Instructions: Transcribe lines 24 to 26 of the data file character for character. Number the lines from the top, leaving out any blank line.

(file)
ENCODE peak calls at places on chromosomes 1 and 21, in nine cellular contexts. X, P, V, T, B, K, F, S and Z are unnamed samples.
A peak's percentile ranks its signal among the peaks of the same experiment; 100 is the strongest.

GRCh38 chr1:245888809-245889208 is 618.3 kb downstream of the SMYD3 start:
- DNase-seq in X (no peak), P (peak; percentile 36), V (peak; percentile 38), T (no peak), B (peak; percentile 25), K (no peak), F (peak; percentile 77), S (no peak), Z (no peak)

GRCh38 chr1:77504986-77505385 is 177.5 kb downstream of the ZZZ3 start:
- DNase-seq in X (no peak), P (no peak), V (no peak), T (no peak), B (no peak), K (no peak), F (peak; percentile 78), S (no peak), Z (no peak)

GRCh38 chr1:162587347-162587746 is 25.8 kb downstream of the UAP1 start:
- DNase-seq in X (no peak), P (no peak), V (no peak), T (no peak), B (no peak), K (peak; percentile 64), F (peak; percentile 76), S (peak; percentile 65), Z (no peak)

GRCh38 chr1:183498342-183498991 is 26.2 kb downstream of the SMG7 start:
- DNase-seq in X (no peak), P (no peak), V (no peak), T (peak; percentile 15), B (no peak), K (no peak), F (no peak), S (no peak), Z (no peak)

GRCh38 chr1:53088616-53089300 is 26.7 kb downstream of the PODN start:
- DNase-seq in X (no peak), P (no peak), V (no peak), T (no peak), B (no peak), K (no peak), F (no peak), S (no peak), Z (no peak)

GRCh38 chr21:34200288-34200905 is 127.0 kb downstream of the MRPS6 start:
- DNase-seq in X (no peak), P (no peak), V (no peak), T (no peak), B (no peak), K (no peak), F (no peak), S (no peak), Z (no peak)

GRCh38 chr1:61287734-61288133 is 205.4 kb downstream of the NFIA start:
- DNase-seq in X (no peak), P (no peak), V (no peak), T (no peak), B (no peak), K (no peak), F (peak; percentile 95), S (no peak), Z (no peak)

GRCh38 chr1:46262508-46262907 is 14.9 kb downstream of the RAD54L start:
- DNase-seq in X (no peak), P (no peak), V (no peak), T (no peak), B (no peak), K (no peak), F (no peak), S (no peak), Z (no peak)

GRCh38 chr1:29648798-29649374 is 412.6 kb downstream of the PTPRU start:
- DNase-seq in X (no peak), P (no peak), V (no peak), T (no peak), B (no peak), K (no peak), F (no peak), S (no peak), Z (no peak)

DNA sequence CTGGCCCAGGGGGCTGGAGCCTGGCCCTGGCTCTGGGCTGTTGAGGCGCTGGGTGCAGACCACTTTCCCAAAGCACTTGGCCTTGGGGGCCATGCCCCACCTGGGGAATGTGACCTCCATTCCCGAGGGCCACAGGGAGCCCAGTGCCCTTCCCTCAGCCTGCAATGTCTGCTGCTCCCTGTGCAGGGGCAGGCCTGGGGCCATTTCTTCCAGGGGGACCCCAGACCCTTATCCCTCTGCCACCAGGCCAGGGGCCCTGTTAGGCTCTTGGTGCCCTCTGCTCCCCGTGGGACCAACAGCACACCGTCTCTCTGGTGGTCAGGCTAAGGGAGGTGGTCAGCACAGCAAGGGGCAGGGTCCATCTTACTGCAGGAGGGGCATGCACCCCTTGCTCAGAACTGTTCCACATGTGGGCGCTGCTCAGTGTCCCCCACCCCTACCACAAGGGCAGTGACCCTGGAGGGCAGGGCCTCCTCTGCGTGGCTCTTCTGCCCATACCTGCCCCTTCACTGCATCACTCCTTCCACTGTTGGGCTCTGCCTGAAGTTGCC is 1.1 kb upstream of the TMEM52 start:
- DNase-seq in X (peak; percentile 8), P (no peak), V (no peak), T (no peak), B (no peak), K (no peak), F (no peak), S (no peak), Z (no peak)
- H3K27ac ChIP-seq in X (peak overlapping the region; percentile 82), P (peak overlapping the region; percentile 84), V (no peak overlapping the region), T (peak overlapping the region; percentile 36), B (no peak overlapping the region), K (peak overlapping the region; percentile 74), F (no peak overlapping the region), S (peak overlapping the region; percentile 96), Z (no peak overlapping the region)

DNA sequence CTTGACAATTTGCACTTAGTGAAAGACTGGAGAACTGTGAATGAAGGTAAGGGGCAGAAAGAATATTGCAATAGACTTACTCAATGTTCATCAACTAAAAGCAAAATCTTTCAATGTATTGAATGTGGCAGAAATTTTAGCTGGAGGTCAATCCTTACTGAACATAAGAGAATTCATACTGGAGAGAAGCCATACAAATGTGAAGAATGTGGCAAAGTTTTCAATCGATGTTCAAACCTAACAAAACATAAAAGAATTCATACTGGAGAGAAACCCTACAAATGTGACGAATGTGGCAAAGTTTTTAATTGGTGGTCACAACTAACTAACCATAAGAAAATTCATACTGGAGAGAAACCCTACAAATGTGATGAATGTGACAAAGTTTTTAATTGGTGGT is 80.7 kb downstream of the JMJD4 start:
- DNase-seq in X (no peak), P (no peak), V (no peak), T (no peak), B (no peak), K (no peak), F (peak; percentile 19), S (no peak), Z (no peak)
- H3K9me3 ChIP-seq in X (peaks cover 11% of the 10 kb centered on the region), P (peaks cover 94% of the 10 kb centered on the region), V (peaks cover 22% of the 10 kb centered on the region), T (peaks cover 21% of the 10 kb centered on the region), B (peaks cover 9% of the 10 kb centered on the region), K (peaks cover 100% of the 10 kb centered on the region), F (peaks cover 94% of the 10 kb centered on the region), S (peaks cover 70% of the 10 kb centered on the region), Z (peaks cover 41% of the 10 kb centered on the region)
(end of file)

DNA sequence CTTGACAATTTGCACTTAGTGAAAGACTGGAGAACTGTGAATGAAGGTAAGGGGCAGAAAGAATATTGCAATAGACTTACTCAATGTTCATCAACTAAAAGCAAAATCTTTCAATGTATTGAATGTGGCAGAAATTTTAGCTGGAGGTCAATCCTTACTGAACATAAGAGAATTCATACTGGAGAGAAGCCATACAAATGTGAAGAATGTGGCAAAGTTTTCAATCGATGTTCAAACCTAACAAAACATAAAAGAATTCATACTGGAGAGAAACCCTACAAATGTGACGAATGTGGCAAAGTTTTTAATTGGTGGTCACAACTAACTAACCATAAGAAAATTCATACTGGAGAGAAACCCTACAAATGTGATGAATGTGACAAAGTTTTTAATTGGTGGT is 80.7 kb downstream of the JMJD4 start:
- DNase-seq in X (no peak), P (no peak), V (no peak), T (no peak), B (no peak), K (no peak), F (peak; percentile 19), S (no peak), Z (no peak)
- H3K9me3 ChIP-seq in X (peaks cover 11% of the 10 kb centered on the region), P (peaks cover 94% of the 10 kb centered on the region), V (peaks cover 22% of the 10 kb centered on the region), T (peaks cover 21% of the 10 kb centered on the region), B (peaks cover 9% of the 10 kb centered on the region), K (peaks cover 100% of the 10 kb centered on the region), F (peaks cover 94% of the 10 kb centered on the region), S (peaks cover 70% of the 10 kb centered on the region), Z (peaks cover 41% of the 10 kb centered on the region)